So, of course, no collapse of state capitalism realsocijalističkog 90-ies, after he had actually accomplished a good part of economic development with the initial accumulation of bureaucratic, does not ruin the idea of communism, but rather, as they say Alain Badiou, Slavoj Zizek and others, "resulting and proof of his lack of ". Today, post-socialist Russia, China and South Slavic countries, somewhat optimistically speaking, only somehow captured the level of our epoch of capitalism, that their revolution cannula skip. Because it did not really skip, but just reaching. That social forces could be carriers of the radical suppression of the current neoliberal world system?
    - Prošlostoljetni proletariat - the factory, mining, transport and the like, the horrible working conditions - but almost disappears in the West, so his problems are no longer the basis of contemporary social and political demands. Subject of change might be just the totality of the working population at risk of the ruling system and whose physiognomy today we can not predict - if the conglomerate fails to construct all dejected from the ocean and shopping malls potkupljenih citizens, for who more we guarantee that history must have happy endings?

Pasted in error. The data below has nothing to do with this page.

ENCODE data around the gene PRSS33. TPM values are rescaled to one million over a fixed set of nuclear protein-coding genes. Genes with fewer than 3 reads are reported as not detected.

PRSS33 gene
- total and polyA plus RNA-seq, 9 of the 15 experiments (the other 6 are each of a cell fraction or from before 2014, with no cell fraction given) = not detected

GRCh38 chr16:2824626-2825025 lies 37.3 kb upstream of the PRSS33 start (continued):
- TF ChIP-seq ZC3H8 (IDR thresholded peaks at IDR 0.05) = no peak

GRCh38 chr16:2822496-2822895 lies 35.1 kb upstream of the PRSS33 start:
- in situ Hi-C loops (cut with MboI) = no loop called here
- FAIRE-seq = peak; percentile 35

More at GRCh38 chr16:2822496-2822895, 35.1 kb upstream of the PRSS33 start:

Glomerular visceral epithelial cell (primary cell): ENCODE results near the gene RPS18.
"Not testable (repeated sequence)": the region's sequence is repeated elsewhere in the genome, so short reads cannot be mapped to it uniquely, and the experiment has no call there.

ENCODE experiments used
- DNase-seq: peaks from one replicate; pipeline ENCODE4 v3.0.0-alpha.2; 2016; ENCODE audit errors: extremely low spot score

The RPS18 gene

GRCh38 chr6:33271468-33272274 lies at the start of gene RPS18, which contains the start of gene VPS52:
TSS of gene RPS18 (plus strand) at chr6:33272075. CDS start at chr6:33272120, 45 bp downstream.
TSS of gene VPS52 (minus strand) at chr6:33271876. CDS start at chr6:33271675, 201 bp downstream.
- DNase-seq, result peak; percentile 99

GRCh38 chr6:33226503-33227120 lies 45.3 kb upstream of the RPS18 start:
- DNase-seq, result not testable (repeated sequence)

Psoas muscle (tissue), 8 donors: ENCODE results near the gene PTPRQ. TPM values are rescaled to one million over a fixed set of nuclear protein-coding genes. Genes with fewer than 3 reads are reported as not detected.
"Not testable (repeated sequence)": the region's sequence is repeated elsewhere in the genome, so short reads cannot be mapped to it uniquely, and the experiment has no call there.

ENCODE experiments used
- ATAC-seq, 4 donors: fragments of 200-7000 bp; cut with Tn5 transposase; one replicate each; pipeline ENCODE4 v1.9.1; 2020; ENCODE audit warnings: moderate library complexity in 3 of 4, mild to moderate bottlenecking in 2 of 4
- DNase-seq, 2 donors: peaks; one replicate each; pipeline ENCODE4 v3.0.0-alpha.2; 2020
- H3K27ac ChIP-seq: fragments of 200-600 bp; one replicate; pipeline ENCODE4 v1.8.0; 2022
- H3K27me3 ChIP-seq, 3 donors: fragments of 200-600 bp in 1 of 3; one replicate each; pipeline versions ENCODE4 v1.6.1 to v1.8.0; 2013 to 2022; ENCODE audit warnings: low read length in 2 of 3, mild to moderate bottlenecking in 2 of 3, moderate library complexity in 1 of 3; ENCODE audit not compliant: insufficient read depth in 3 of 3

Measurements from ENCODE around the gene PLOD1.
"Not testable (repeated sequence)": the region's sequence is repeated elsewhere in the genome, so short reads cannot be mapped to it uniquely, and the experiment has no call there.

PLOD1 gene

Ambiguity of this revolutionary new block can be seen from a high level of current weakness of union organization, of which for some more and did not know whom they represent - not to mention the weakness of ways to do this - and the physiognomy of the political parties, among which there are fewer differences, and more uniformity and, consequently, more formal and personal distinction .- Shock due to collapse of the Soviet Union and the fall of the Berlin Wall is currently released from Marx's theory of consciousness Uninformed majority, as, indeed, similar in some crucial moments of social going to forget the truth and enlightenment diderotovskog darwinovskog evolutionism.Incidentally, the general criticism of Enlightenment and secularism, Darwin's interpretation of Marx's interpretation of life and economic society are the three base my worldview.
    Thank you very much indeed, Please I will like you to accept this token with good faith as this is from the bottom of my heart. Thanks and God bless you and your family.
    Hope to hear from you soon.
    Your' s Faithfully,
    tokic.stjepan2@gmail.com


    Posted by STJEPAN, 02/01/2011 12:23pm (3 years ago)